MEET THE FELLOWS

The Carter Center’s Mental Health Journalism Fellows report on some of society’s biggest mental health challenges during their yearlong, non-residential fellowship.

Manoela dos Santos Bonaldo

Alia Dastagir

Muhammad Saad Ejaz

Deena Kamel

Janelle Harris Dixon

Clarissa Levy

MESSAGE FROM ROSALYNN CARTER

Informed journalists can have a significant impact on public understanding of mental health issues as they shape debate and trends with the words and pictures they convey. They influence their peers and stimulate discussion among the general public, and an informed public can reduce stigma and discrimination.

— Former U.S. First Lady Rosalynn Carter

Recent News

Photo by Roger H. Goun via Creative Commons license on Flickr.

Not all insurance companies cover mental health services. The Carter Center seeks solutions through journalism.

Mary Ottley (left) and her brother, Robbie (right), with President and Mrs. Carter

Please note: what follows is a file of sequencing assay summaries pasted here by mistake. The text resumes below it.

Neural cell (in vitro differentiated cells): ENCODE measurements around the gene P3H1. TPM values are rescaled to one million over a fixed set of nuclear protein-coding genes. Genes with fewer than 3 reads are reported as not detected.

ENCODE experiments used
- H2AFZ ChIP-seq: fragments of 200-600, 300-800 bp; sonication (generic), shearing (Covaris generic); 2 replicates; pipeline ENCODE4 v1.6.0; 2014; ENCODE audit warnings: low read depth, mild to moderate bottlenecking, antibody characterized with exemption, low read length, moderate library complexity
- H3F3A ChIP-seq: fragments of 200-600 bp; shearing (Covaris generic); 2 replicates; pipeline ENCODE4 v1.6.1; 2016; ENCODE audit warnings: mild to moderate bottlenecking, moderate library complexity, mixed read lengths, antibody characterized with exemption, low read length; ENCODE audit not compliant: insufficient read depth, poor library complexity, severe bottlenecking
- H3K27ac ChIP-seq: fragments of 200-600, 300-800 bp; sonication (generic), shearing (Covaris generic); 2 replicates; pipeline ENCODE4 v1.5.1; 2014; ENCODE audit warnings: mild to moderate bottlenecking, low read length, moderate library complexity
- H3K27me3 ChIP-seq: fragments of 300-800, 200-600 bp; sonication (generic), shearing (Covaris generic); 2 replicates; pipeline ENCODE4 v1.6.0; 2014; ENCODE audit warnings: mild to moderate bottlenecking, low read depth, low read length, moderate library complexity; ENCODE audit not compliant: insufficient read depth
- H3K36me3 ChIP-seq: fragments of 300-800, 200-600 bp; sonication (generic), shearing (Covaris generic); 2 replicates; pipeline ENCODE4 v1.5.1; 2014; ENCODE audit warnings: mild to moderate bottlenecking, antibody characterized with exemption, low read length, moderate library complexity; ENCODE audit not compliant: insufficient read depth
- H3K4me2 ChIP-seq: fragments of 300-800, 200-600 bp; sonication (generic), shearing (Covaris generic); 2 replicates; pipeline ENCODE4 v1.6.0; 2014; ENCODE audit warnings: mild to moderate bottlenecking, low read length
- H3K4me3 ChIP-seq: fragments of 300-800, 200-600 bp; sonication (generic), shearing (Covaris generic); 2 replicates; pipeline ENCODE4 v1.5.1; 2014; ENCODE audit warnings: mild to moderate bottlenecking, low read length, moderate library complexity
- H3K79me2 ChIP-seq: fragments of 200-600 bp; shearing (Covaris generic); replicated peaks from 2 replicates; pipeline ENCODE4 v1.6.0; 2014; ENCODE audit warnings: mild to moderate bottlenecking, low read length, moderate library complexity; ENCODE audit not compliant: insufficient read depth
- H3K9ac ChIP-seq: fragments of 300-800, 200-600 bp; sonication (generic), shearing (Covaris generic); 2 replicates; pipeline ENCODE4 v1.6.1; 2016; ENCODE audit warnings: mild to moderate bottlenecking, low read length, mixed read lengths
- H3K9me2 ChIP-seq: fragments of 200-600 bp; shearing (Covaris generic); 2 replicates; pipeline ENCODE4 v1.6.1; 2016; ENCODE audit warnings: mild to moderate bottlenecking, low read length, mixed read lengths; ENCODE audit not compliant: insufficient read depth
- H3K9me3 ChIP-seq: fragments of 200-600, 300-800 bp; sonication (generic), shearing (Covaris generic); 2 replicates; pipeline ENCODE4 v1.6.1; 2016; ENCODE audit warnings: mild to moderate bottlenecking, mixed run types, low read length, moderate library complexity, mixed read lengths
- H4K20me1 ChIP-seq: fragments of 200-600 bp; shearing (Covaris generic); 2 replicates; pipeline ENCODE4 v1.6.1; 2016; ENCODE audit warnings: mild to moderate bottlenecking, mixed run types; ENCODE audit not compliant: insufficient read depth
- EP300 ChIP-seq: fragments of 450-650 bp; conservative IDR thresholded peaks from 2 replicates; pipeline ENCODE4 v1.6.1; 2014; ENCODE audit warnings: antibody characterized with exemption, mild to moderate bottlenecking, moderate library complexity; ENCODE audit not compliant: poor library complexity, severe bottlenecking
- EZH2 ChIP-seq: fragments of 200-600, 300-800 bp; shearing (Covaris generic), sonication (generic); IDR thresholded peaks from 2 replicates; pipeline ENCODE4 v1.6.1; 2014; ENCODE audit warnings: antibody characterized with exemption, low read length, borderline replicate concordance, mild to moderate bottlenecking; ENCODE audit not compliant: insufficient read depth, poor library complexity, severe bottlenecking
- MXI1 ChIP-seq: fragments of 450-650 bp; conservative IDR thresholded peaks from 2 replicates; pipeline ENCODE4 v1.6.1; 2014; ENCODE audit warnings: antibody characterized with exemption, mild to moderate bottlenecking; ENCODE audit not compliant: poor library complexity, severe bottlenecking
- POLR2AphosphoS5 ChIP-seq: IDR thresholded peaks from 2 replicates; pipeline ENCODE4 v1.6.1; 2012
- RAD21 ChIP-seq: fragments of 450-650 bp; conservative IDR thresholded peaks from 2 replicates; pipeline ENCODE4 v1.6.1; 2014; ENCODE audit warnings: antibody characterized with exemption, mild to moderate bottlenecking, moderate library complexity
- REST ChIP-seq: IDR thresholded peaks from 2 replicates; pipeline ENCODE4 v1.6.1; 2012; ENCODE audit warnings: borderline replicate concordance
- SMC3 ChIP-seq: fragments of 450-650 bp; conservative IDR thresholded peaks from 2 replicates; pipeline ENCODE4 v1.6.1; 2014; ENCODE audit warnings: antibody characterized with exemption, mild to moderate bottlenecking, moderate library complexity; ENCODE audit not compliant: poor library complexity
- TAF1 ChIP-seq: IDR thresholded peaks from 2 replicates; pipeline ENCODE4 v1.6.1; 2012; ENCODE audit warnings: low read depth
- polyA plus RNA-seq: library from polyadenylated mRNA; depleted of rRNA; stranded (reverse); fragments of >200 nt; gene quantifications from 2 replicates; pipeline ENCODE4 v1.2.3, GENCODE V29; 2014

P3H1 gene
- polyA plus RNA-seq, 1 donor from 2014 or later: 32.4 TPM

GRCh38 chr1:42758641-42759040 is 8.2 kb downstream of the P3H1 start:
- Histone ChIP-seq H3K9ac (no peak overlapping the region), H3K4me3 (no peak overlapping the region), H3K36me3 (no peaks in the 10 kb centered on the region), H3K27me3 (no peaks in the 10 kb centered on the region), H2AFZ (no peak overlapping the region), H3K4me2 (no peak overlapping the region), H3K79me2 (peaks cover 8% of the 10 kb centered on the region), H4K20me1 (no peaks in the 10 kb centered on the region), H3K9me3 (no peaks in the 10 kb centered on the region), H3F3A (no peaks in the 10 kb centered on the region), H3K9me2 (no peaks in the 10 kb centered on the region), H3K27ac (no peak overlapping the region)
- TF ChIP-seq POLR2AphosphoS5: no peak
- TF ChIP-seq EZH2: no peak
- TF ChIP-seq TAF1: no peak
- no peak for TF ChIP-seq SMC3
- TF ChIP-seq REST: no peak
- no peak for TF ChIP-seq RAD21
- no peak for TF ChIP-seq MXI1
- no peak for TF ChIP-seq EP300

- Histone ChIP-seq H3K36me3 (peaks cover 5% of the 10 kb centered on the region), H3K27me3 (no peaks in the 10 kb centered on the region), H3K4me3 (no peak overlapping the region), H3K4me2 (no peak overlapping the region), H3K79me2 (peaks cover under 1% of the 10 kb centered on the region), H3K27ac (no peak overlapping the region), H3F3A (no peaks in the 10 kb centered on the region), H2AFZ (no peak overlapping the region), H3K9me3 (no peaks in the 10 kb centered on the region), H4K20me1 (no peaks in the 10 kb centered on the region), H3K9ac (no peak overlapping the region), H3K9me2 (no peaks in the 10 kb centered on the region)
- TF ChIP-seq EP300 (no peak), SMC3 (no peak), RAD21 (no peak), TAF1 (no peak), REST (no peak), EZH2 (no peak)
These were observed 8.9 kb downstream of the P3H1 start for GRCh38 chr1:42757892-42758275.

after President Carter’s Sunday School class in Plains, GA in 2015.

Within my reach: Shaping my career in mental health

Photo courtesy Jacki Lyden, taken in Silver Spring, Maryland, on September, 17, 2016 by Bill O'Leary/The Washington Post.

APA awards Carter Fellow Jacki Lyden Patient Advocacy Award

Language guide for reporting on mental health

The Carter Center Journalism Resource Guide on Behavioral Health  supports journalists’ efforts to report accurately and effectively behavioral health issues, including addiction and substance use, in ways that do not reinforce stereotypes and stigma.

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